Mercedes EQA reliability & safety rating
Euro NCAP awarded the EQA five stars for crash safety, but it's still a bit early to pronounce on long-term reliability
Mercedes has a very strong reputation for quality, and while there’s very little hard evidence just yet, we’d expect the EQA to follow suit when it comes to reliability. The brand’s smallest model, the A-Class, routinely performs well in customer satisfaction surveys like Driver Power.
It seems Mercedes owners are less happy with the brand overall, however – perhaps because they have particularly high expectations of such a premium brand. Overall, the maker finished a lowly 28th out of 30 manufacturers in the 2020 Driver Power survey – only Vauxhall and Dacia came out worse. Owners criticised their cars’ build quality, though black marks for running costs and fuel economy are clearly less relevant for the pure-electric EQA. Only time will tell whether EQ models like the EQA and EQC can turn around Mercedes' fortunes in this regard.
Mercedes EQA reliability & problems
It’s hard to drill particularly deep into the Mercedes EQA’s reliability as it’s a relatively new car. However, the maker’s decision to design its electric models around existing petrol, diesel and plug-in hybrid cars suggests at least some of the components should be dependable. Based on many of the same parts as the GLA – and therefore also the A-Class – the EQA should prove reliable.
The A-Class finished a respectable 36th in the 2020 Driver Power satisfaction survey, with owners particularly praising their cars’ infotainment, connectivity and electrics. Just 12.8% of owners had experienced problems, which is below average, though the model did finish in the bottom half for reliability and build quality. Being electric, the EQA has fewer moving parts than the A-Class or GLA, so in theory there is less to go wrong. High insurance costs might put some people off, however.
Euro NCAP decided in July 2021 to apply the Mercedes B-Class' five-star crash-test result from 2019 to the EQA, as the two cars are very similar under the metal. The individual section scores of 97% for adult occupant protection, 90% for child occupant protection and 75% for safety assist systems were carried over, too – meaning the EQA is a very safe choice indeed.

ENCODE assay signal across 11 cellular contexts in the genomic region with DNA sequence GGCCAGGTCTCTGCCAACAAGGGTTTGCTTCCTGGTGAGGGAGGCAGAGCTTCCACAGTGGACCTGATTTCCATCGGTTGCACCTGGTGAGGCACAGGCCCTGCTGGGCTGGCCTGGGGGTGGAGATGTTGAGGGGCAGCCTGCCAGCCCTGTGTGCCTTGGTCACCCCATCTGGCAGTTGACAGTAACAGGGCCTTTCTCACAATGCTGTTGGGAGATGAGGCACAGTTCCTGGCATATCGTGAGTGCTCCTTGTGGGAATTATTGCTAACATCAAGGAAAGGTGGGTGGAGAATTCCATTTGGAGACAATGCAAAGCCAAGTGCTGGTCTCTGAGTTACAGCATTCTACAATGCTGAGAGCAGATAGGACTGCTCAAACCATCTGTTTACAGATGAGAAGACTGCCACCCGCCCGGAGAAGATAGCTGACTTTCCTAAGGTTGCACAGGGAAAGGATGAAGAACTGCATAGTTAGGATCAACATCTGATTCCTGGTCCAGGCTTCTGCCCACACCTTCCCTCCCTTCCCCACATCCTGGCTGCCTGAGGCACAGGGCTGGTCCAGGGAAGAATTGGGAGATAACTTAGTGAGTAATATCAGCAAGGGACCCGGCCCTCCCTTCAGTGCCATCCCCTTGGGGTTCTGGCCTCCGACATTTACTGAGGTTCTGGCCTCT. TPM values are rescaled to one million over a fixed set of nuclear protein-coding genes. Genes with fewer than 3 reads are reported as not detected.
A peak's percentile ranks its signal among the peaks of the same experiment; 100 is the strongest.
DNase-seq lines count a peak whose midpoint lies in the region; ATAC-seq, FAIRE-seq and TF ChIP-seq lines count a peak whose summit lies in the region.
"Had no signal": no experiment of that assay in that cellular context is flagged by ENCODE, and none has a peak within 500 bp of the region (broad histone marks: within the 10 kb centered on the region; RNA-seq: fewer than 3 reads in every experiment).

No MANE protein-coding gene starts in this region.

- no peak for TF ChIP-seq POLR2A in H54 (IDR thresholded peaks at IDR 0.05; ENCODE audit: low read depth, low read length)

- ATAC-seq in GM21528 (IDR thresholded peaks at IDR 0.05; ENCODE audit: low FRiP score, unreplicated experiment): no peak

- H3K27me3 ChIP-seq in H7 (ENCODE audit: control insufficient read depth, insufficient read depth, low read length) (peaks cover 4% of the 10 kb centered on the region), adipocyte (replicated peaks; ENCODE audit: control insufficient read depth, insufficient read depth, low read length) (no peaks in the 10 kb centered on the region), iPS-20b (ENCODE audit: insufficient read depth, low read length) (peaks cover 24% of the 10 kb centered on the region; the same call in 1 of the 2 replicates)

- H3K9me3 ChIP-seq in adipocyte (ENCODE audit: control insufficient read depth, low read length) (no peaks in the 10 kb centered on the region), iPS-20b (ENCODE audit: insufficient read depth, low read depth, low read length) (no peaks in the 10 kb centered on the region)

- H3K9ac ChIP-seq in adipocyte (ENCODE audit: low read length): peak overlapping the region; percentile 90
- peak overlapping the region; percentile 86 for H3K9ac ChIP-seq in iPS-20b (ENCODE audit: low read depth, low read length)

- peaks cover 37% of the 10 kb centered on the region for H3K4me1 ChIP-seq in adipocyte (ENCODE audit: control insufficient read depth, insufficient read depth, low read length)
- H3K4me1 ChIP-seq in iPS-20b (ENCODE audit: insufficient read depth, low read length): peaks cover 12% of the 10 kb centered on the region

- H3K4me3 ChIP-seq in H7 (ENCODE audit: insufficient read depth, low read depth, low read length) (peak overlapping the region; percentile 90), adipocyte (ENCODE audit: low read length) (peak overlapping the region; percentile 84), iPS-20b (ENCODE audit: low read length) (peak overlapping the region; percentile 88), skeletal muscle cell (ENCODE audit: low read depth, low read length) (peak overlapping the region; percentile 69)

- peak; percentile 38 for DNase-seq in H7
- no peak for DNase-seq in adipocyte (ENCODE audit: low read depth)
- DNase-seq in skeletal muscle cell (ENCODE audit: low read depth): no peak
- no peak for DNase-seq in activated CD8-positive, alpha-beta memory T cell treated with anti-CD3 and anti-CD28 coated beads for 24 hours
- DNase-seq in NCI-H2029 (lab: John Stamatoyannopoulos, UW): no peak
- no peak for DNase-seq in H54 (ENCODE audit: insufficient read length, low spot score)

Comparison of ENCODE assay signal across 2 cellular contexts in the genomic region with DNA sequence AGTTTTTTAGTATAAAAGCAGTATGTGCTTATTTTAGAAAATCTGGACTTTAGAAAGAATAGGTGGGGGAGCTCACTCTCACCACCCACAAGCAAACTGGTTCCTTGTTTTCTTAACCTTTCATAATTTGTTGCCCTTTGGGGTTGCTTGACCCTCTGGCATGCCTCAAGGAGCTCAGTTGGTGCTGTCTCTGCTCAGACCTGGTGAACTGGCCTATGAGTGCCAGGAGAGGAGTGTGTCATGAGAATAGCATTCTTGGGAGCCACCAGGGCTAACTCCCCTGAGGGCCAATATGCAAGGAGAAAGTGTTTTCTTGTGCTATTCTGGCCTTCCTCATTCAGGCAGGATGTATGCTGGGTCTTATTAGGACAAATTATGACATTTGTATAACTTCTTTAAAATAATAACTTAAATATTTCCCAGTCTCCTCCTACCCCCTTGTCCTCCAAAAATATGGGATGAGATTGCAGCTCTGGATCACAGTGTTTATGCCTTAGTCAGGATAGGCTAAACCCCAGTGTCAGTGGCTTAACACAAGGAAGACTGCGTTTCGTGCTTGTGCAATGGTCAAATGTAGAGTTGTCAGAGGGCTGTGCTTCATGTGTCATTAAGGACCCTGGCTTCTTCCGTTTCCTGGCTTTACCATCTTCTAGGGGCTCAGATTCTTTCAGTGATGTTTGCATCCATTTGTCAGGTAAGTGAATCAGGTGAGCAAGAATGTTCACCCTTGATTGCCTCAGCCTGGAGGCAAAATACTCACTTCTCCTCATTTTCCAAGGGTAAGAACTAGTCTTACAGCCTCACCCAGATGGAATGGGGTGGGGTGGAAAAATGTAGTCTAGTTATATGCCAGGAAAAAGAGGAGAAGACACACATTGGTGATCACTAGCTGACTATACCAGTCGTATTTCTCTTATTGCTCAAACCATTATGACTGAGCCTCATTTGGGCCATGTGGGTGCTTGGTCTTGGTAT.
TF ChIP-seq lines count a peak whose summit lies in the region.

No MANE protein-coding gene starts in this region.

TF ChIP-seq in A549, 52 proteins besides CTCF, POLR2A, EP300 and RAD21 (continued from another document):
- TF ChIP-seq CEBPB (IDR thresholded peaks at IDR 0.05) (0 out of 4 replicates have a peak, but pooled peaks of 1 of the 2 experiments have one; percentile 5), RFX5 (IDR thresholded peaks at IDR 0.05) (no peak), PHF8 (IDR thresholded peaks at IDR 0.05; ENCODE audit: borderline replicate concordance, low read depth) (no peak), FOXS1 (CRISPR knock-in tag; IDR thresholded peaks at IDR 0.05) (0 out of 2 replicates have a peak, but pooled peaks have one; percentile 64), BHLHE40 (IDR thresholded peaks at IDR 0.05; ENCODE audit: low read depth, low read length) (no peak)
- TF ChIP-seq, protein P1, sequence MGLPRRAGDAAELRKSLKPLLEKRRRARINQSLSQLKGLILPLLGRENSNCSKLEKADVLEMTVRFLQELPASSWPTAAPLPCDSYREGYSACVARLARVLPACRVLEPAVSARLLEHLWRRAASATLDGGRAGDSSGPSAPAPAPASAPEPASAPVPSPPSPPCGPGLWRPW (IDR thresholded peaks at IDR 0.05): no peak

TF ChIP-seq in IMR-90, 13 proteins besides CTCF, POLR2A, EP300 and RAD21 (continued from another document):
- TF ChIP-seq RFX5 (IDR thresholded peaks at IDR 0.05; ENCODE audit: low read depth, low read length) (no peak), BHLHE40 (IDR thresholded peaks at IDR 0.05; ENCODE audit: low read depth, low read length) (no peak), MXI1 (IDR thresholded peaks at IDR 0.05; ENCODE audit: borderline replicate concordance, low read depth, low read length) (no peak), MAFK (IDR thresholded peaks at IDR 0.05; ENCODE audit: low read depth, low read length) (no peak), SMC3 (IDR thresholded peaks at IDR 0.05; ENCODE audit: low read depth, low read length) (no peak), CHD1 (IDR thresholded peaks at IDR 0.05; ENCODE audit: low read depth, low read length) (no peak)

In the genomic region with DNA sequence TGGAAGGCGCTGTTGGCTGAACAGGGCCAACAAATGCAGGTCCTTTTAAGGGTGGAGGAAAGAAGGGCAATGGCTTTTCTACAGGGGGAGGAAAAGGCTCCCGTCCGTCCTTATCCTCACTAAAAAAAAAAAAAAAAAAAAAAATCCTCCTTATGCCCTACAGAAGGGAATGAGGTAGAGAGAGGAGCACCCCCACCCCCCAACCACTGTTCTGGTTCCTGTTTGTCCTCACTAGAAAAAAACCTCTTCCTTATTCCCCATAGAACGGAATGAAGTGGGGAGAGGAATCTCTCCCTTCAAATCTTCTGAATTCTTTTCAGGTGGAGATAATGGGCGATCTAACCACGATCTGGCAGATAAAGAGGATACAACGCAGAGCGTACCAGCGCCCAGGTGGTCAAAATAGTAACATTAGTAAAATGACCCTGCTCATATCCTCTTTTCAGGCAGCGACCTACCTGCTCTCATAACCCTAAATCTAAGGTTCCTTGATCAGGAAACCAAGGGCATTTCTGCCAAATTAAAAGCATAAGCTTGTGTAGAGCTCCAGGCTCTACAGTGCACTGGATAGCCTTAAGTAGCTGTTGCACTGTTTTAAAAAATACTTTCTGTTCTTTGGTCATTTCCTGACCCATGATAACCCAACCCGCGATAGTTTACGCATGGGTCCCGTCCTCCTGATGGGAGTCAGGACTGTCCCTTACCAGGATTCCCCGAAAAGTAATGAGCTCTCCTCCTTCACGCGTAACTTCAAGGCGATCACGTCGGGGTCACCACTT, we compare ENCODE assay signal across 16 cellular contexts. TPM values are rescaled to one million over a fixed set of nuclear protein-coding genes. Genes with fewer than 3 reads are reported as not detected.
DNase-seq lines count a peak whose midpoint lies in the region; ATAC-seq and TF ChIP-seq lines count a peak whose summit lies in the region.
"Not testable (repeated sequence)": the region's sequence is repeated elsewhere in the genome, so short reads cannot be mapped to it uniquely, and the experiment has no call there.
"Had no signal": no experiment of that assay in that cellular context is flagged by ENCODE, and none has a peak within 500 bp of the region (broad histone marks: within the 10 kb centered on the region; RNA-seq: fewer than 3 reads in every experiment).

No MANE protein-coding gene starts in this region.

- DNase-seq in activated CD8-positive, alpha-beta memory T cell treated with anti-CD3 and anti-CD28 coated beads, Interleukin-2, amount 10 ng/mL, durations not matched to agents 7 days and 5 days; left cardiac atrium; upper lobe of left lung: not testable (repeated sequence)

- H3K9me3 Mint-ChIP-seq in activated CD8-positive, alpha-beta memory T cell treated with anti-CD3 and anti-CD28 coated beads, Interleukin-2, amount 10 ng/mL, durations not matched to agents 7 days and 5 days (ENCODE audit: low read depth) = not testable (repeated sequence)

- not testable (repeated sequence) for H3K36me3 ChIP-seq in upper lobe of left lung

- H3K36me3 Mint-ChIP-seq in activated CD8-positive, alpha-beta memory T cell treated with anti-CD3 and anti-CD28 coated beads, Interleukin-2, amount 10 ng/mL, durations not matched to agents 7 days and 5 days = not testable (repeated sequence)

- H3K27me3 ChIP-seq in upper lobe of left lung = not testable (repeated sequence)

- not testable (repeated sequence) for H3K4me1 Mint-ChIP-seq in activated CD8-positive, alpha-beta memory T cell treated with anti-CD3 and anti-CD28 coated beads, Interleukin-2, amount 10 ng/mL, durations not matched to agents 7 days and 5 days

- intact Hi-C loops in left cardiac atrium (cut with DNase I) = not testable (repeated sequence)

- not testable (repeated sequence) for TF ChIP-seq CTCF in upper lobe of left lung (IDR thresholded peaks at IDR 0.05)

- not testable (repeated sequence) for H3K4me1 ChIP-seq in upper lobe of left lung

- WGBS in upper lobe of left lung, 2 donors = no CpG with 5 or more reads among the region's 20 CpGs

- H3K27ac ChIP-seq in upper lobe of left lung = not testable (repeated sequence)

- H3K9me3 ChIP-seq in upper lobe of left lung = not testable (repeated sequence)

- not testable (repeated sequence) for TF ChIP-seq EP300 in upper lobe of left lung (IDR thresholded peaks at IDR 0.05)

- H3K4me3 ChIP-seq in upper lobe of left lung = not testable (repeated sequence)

Every version comes with lane-keeping assistance, speed-limit assistance and blind-spot monitoring, plus LED headlights with automatic high beams. The Driving Assistance package is available across the range for £1,495 and adds things like adaptive cruise control, active speed-limit and steering assistance and active emergency stop assistance.
In This Review
- 1VerdictThe Mercedes EQA is the maker's second EQ-branded electric car; based on the GLA, it's a small SUV with up to 264 miles of range and 100kW rapid charging
- 2Range, battery & chargingWith a strong real-world range, the Mercedes matches its rivals in this regard, but a Volvo XC40 Recharge P8 will top up faster
- 3Running costs & insuranceAside from its lofty insurance-group rating, the Mercedes EQA should be a very cheap car to run
- 4Performance, motor & driveThe Mercedes EQA is a quiet and predictable car to drive, but it’s not much fun; rivals are more engaging
- 5Interior, dashboard & comfortEven the entry-level Mercedes EQA 250 Sport comes well equipped, with a solid, high-quality interior and lots of kit
- 6Boot space, seating & practicalityCabin space is strong, but the Mercedes EQA's boot is on the small side – both compared to the petrol GLA and fully electric rivals
- 7Reliability & safety rating - currently readingEuro NCAP awarded the EQA five stars for crash safety, but it's still a bit early to pronounce on long-term reliability